13
home,page-template,page-template-full_width,page-template-full_width-php,page,page-id-13,bridge-core-2.7.4,qode-page-transition-enabled,ajax_fade,page_not_loaded,boxed,,qode-title-hidden,qode-child-theme-ver-1.0.0,qode-theme-ver-25.9,qode-theme-bridge,disabled_footer_bottom,wpb-js-composer js-comp-ver-6.6.0,vc_responsive

50 years later

It all started in 1971 when The Swedish Center, an eight-
floor building, was inaugurated in Roppongi in Tokyo.
The architect behind the house was professor Sten
Samuelsson from Malmö.
50 years later a group of people establishes the association
Japan House Scandinavia with the aim to establish a
Japanese house and Scandinavian hub in Malmö.
Simultaneously Sweden develops its embassy area with the
new meeting place "House of Sweden Tokyo" in Roppongi.

Japan-Scandinavia

Japan House Scandinavia aims to enhance political,
economic and cultural relations between Japan, world's
third largest economy with 126 million inhabitants, and
Scandinavia - Sweden, Denmark and Norway - which
together with Finland has 27 million inhabitants and a
combined GDP equal to South Korea or Russia, and larger
than Spain.

Japan-EU

The Japan-EU Economic Partnership Agreement (EPA)
entered into force on 1 February 2019, opening a new
marketplace home to 635 million inhabitants and almost
a third of the world's GDP. Together with the EU-Japan
Strategic Partnership and the EU-Japan Green Alliance
it brings the people of Japan and Europe closer than
ever before. Japan House Scandinavia was established
in this spirit.

A Nobel Prize winner

J-Parc (Japan Proton Accelerator Research Complex)
became the second neutron source in the world in 2008.
ESS (European Spallation Source) in Lund, Sweden, is the
third. The two facilities exchange technical information and
experiences since 2012. In 2017 the Memorandum of
Collaboration was renewed in front of Prime Ministers
Abe and Löfven. A scientific leap forward is expected.
Can it even result in a Nobel Prize winner?
Photo: Maja Suslin/ESS

Toyota's Nordic Hub

The harbour of Malmö (CMP) is Scandinavia’s largest
terminal for new cars and a hub for Japanese vehicles.
More than 200.000 Toyota, Honda, Mitsubishi, Subaru and
Suzuki are unloaded annually and distributed to customers
throughout Scandinavia, the Baltic States and Russia.

Photo: Dennis Rosenfeldt/CMP

IKEA furnishes Japan

The telecommunication company Ericsson connects
people in Japan, H&M dresses them and IKEA furnishes
their homes. Several other Swedish companies have a long
history in Japan. Alfa Laval within heat transfers entered
the Japanese market in 1925 and Höganäs has sold metal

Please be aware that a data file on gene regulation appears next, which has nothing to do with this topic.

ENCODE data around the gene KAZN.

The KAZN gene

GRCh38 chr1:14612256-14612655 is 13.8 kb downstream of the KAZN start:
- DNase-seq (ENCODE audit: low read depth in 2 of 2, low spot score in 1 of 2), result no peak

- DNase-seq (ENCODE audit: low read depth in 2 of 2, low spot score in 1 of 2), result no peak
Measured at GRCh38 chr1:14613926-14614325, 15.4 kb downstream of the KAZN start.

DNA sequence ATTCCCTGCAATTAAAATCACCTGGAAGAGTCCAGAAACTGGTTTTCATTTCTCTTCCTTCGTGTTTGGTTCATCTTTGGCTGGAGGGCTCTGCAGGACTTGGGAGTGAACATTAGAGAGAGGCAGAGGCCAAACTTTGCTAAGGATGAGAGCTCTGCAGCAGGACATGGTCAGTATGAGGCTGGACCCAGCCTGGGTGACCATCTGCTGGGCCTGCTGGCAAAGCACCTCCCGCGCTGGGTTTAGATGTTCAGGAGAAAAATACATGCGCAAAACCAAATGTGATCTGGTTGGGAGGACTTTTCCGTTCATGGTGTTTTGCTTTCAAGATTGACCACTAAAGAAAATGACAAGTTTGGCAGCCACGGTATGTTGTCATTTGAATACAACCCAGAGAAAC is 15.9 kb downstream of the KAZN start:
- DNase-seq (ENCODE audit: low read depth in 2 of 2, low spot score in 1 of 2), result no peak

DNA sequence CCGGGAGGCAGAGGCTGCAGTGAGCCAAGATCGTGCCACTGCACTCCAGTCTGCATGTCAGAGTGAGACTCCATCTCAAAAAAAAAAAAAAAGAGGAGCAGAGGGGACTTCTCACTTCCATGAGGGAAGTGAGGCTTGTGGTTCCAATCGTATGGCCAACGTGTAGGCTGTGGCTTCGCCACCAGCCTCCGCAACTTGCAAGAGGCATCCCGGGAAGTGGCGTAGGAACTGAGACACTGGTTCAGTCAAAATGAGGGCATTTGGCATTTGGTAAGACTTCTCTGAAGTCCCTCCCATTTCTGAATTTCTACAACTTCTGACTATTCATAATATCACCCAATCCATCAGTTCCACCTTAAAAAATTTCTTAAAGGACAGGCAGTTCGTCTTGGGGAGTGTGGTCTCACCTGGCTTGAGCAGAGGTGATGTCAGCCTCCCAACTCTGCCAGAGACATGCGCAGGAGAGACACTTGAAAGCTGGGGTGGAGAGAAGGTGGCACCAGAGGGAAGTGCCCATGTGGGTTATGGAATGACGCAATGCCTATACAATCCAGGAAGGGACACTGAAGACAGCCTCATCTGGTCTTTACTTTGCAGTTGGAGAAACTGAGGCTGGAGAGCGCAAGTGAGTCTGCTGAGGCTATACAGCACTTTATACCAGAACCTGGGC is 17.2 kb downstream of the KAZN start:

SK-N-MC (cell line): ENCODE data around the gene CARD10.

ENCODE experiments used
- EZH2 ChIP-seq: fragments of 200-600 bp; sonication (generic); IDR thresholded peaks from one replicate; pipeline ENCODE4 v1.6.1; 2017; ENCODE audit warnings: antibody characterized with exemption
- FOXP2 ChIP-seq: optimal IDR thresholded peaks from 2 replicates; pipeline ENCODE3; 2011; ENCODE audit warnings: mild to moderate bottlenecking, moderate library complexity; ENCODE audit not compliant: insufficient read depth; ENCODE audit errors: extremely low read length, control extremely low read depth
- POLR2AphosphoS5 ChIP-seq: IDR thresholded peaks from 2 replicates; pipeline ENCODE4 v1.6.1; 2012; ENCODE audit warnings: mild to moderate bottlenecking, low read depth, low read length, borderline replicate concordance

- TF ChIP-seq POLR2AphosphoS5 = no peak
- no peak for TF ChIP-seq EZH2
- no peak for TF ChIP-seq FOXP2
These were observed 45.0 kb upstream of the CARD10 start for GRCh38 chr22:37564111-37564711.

powder to the vehicle industry since 1956. Three million
school children receive milk in Tetra Pak packages.
Photo: IKEA shop at Harajuko, spring 2020/IKEA.

A Japanese center

The twin cities of Malmö and Lund have become a
Japanese center in Scandinavia. Fujio Mitarai, CEO and
chairman of Canon Inc, has visited Canon's subsidiary Axis
in Lund several times. Together with its neighbour SONY
the two companies have 3 000 employees only in Lund.
Fanuc, Honda and Subaru have their Nordic head offices
in Malmö.
Photo: Fujio Mitarai on visit at Axis in July 2019/Axis

More than a symbol

Beyond business and politics there are literature, music,
art, films, social relations, architecture, food and drinks.
Per Oscar Brekell from Malmö is a certified Japanese Tea
Instructor who appears frequently on Japanese radio and
television, encouraging people to enjoy green tea.
Japanese House Scandinavia aims to promote the exchange
between Japan and Scandinavia and strives for being more
than a symbol - to enrich our lives.

Ambassador Pereric Högberg

Ambassador Högberg congratulated

Japan House Scandinavia was established as a non-profit member based association on 22 April 2021 to enhance political, economic and cultural relations between Japan and Scandinavia. Key speaker at the event was the Swedish Ambassador to Japan Pereric Högberg who talked about the Swedish-Japanese relations and congratulated Japan House Scandinavia, welcomed the initiative and promised to support it. ”I like your ambition and your approach. I wish you all the best and let us stay in contact!”, he concluded. A board of directors was elected: Kerstin Tham, Malmö University, Cerold Andersson, Fanuc Nordic, Mikael Palmquist, IKEA, Lars Vargö, Institute for Security & Development Policy Japan Center, Micael Nord, Malmö City, Viktor Öwall, Lund University, Ofelia Madsen, PanLink, Anders Olshov, Intelligence Watch, and as deputy members Cecilia Christersson, Malmö University, and Richard Hultin, Skanska. Read about the board of directors here.

View ambassador Högberg’s speech here. (Video in Swedish)

Background

On 10 November 2019 Intelligence Watch, a Swedish think tank, published a report showing that the cities Malmö and Lund in Southern Sweden have especially extensive business and research relations with Japan: Axis, a subsidiary of Canon, and Sony have 3 000 employees, 70 percent of the cars unshipped in the harbour are Japanese, J-Parc and ESS cooperate as two of the world’s high-power neutron spallation sources, Nippon Foundation is the largest financier of the World Maritime University, Honda, Subaru, Fanuc and Hoya have established Nordic headquarters and Japan is one of the most important markets for big companies like Alfa Laval, Axis, Höganäs, Tetra Pak and Trelleborg. The proposed Japan House interested Malmö city and in September 2020 a high level meeting was arranged. The participants agreed on establishing the association Japan House Scandinavia.